Perhaps the most notable thing about the novel is that it is written entirely in the first person perspective via journal entries, letters, telegrams, and newspaper articles. Pretty much every character in the book, except Dracula himself, takes a turn telling us the events from their own perspective. It is occasionally redundant, but for the most part when an event is revisited, it is to give us a character's unique perspective on it. Quite amazingly, each character has his or her own unique voice. There were occasional moments toward the end of the book where I wasn't sure if it was John Seward or Jonathan Harker talking and I had to go back and look, but for the most part it's very easy to tell who is speaking. You do in fact feel like you are reading journal entries rather than just a narrative. The one part I didn't think this worked so well in were the newspaper articles. Maybe things were different in the 1800s, but when I see "newspaper article," I expect a straight presentation of facts and not the candid experience of the reporter.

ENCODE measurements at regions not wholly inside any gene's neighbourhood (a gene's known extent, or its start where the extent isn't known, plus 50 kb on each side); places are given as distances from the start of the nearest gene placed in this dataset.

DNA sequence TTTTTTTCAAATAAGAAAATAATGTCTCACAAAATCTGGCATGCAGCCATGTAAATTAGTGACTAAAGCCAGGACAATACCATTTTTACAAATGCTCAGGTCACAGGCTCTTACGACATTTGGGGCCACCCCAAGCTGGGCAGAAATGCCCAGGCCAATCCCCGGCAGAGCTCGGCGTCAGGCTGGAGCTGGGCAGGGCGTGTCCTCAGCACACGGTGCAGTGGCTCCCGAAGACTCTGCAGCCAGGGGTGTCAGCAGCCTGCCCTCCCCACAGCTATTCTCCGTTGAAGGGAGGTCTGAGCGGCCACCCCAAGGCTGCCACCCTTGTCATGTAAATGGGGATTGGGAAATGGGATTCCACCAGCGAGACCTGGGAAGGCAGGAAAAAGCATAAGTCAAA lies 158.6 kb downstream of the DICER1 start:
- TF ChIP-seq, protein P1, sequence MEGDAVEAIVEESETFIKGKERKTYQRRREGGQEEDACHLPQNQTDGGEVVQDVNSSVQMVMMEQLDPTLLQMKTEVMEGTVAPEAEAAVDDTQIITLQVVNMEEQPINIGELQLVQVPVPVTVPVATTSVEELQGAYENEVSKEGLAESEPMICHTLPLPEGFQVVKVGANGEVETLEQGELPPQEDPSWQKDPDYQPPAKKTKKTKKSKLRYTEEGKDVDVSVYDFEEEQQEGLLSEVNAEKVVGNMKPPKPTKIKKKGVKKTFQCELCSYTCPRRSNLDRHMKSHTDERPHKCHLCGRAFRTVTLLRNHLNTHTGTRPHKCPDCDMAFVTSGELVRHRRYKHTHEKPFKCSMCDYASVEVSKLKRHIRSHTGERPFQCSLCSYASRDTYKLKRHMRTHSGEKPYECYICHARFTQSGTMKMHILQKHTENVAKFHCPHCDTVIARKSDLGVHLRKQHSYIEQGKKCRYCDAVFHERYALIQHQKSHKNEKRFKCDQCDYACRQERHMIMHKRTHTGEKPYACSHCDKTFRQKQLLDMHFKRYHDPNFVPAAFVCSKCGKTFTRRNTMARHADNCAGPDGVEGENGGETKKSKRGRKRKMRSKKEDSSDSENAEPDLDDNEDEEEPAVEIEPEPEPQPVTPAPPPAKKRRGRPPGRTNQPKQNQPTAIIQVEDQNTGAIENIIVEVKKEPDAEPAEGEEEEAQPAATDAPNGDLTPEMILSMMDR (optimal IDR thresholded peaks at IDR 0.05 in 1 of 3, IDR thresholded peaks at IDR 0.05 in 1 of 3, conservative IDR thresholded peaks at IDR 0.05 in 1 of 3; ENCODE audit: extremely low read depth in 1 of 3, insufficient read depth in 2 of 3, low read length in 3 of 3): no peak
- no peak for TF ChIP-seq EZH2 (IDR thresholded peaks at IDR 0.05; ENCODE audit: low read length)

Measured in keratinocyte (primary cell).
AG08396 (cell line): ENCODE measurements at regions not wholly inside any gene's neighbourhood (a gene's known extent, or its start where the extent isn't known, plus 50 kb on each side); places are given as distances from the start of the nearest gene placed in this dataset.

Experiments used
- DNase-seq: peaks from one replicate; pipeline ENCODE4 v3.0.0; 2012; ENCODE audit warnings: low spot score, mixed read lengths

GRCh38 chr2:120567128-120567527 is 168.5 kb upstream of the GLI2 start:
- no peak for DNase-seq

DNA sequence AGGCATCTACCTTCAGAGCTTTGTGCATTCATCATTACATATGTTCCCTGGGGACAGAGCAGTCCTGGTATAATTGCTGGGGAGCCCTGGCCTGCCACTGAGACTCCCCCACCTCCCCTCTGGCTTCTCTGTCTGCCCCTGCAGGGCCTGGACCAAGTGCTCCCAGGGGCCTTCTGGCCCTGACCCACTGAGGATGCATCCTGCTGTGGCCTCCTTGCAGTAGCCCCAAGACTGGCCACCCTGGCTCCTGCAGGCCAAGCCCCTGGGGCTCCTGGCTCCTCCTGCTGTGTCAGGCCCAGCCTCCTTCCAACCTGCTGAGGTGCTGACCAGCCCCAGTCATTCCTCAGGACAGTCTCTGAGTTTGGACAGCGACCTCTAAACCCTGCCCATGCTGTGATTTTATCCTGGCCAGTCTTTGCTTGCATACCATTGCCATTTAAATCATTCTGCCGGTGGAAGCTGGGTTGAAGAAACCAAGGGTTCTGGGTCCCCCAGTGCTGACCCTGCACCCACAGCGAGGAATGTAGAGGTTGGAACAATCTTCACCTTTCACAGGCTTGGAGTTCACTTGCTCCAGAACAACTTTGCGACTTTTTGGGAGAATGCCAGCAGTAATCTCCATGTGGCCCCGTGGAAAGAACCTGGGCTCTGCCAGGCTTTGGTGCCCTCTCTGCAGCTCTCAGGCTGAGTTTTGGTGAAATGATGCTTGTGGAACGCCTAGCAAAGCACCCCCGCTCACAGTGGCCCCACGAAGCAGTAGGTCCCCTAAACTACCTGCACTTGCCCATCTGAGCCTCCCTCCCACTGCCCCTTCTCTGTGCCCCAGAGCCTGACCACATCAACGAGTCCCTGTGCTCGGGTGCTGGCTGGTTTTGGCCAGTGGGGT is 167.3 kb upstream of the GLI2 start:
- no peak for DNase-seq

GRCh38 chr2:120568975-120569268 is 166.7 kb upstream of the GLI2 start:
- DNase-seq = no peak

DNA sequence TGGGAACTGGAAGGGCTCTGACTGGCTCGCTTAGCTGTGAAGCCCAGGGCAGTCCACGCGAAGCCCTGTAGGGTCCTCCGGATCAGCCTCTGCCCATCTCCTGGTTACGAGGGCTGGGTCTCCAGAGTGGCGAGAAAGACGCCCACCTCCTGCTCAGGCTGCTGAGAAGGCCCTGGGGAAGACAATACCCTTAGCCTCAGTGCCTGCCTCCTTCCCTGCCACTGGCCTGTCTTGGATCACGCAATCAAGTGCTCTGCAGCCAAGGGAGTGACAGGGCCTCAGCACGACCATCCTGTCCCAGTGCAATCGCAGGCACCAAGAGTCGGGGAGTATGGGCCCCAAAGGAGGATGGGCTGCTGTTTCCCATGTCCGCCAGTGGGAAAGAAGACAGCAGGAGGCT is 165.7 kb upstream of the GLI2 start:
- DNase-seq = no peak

The first few journal entries of Jonathan Harker largely focused on the scenery and the food he was eating, and I internally panicked. I became afraid that this was going to be like The Lord of the Rings geography textbook or The Hunchback of Notre Dame's architecture lessons. Fortunately, this faded quickly. I could be wrong, but I think the idea here was simply that these were the simple kind of things a man would write about in his journal on a trip before he gets clues that something may be horribly wrong.

I sense that Bram Stoker was a fan of dialects as some of the commoners they speak to communicate in rather broken English which can be difficult to follow at times. Van Helsing is also not a native English speaker and he frequently gets his verb tense wrong. I found that moderately annoying, but his long winded rants were actually the worst of it. Whenever Van Helsing stumbles upon a conclusion, he spends a good long paragraph using metaphors and logic puzzles that are supposed to help you understand what he's thinking, but in fact generally just confused me more. This isn't Sherlock Holmes where everything he says leads to a point. It's just a maddening jumble of words.